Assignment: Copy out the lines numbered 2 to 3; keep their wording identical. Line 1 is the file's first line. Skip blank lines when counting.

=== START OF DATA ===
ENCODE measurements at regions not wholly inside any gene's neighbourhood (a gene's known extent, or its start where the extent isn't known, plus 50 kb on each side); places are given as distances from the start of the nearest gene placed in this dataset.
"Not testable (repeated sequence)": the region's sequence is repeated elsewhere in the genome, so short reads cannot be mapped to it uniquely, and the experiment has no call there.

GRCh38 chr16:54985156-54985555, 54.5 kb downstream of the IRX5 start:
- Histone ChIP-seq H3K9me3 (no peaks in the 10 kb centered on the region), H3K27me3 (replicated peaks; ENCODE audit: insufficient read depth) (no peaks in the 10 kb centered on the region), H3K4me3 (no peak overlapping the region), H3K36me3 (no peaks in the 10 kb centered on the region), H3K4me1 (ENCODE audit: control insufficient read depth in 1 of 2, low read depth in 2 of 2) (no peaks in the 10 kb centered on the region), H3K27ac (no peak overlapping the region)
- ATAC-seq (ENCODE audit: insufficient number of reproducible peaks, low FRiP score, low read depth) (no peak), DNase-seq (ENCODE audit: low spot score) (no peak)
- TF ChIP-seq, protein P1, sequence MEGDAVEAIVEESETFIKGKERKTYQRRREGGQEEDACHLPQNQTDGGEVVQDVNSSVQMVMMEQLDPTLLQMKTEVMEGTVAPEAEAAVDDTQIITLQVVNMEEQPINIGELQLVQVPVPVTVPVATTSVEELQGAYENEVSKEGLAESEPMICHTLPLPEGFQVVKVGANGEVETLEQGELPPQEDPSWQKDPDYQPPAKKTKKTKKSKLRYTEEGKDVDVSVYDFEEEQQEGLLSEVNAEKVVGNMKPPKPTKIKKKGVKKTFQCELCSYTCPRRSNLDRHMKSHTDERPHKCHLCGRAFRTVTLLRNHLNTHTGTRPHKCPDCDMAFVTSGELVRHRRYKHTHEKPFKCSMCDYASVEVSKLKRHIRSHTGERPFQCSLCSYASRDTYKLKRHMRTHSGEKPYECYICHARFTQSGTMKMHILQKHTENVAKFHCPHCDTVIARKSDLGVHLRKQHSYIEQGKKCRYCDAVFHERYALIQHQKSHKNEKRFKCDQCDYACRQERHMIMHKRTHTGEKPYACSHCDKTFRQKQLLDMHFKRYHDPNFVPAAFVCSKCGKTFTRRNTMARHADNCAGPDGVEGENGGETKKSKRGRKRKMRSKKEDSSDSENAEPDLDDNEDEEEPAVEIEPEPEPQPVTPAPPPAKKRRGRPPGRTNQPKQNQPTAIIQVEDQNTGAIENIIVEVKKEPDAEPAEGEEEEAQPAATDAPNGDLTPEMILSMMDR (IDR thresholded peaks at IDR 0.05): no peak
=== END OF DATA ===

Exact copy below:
"Not testable (repeated sequence)": the region's sequence is repeated elsewhere in the genome, so short reads cannot be mapped to it uniquely, and the experiment has no call there.

GRCh38 chr16:54985156-54985555, 54.5 kb downstream of the IRX5 start: